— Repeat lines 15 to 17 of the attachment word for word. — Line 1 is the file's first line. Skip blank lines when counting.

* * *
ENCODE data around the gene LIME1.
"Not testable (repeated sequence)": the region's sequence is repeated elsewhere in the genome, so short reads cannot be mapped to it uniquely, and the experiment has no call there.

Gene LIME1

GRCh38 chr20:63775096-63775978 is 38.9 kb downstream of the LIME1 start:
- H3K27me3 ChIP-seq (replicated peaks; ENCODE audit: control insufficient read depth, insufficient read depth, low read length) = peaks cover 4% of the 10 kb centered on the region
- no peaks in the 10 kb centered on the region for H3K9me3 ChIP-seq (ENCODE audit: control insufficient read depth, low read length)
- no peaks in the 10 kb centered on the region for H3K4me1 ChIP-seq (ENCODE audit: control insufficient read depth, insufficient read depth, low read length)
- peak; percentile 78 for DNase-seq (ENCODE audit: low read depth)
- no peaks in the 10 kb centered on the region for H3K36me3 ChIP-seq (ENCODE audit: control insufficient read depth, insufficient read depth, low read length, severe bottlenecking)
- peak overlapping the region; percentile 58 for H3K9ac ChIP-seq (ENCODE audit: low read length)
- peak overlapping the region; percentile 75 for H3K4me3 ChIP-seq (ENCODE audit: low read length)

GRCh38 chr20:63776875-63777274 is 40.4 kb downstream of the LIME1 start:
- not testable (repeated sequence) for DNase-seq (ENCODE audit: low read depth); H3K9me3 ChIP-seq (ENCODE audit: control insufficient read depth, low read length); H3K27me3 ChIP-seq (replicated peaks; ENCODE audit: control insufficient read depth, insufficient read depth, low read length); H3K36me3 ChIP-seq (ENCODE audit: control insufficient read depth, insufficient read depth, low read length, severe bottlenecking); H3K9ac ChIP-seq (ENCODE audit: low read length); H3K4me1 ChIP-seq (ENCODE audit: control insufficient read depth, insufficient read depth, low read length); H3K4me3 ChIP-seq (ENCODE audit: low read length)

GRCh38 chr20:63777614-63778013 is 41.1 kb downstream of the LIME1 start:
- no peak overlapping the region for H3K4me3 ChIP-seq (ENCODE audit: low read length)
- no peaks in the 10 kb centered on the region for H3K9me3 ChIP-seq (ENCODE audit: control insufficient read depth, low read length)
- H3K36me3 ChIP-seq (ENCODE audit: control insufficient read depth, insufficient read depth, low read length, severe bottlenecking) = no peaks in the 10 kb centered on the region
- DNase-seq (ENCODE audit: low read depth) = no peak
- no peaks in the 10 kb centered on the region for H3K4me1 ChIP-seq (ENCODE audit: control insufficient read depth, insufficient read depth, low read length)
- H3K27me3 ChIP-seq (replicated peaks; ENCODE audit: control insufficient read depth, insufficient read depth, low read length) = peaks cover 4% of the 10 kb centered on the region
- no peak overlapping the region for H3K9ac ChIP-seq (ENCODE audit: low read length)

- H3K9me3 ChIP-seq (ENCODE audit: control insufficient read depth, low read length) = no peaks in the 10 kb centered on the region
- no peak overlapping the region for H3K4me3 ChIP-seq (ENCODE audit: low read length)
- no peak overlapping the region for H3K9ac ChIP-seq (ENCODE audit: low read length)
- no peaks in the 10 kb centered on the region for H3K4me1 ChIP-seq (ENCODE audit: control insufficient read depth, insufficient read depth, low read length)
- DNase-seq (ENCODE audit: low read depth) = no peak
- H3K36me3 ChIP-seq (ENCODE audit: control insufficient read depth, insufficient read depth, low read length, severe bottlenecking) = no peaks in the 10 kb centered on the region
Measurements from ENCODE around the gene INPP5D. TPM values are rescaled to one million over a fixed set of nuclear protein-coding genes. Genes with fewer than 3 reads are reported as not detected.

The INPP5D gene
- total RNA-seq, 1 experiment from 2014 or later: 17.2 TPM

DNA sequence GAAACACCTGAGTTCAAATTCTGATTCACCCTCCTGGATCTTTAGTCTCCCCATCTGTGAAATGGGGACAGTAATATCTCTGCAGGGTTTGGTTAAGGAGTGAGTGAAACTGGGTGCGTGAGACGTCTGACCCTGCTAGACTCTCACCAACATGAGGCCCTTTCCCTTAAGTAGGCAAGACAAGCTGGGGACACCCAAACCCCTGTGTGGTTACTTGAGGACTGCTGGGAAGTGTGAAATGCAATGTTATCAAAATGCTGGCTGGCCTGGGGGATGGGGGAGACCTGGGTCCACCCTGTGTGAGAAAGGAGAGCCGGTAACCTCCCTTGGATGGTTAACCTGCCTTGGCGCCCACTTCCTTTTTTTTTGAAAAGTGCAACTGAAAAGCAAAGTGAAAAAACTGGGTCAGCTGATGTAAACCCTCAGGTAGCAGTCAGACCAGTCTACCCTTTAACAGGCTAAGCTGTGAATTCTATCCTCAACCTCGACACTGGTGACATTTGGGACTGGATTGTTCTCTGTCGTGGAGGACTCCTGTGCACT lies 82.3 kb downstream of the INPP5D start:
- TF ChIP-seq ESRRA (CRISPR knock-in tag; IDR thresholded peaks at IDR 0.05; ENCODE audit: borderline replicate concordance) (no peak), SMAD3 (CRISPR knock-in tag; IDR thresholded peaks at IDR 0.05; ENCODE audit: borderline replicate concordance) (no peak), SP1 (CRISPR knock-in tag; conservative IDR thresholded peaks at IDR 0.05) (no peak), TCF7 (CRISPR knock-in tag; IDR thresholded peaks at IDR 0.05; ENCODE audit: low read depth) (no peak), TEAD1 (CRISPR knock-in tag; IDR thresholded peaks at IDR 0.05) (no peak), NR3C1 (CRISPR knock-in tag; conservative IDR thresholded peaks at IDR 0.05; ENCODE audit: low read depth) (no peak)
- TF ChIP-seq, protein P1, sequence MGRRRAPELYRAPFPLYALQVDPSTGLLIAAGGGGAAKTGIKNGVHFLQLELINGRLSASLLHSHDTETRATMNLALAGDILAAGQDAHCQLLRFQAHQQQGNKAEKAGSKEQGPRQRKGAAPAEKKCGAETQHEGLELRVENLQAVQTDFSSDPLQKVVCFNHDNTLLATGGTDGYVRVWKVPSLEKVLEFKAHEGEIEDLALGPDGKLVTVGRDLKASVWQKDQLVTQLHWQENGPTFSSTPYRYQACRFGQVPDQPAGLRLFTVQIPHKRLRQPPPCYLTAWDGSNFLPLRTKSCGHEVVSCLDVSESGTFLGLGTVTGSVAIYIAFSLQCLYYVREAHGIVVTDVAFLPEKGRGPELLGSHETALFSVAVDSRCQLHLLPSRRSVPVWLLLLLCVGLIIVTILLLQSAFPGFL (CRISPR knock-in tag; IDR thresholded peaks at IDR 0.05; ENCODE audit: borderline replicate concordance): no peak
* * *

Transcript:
- no peak overlapping the region for H3K4me3 ChIP-seq (ENCODE audit: low read length)
- no peaks in the 10 kb centered on the region for H3K9me3 ChIP-seq (ENCODE audit: control insufficient read depth, low read length)
- H3K36me3 ChIP-seq (ENCODE audit: control insufficient read depth, insufficient read depth, low read length, severe bottlenecking) = no peaks in the 10 kb centered on the region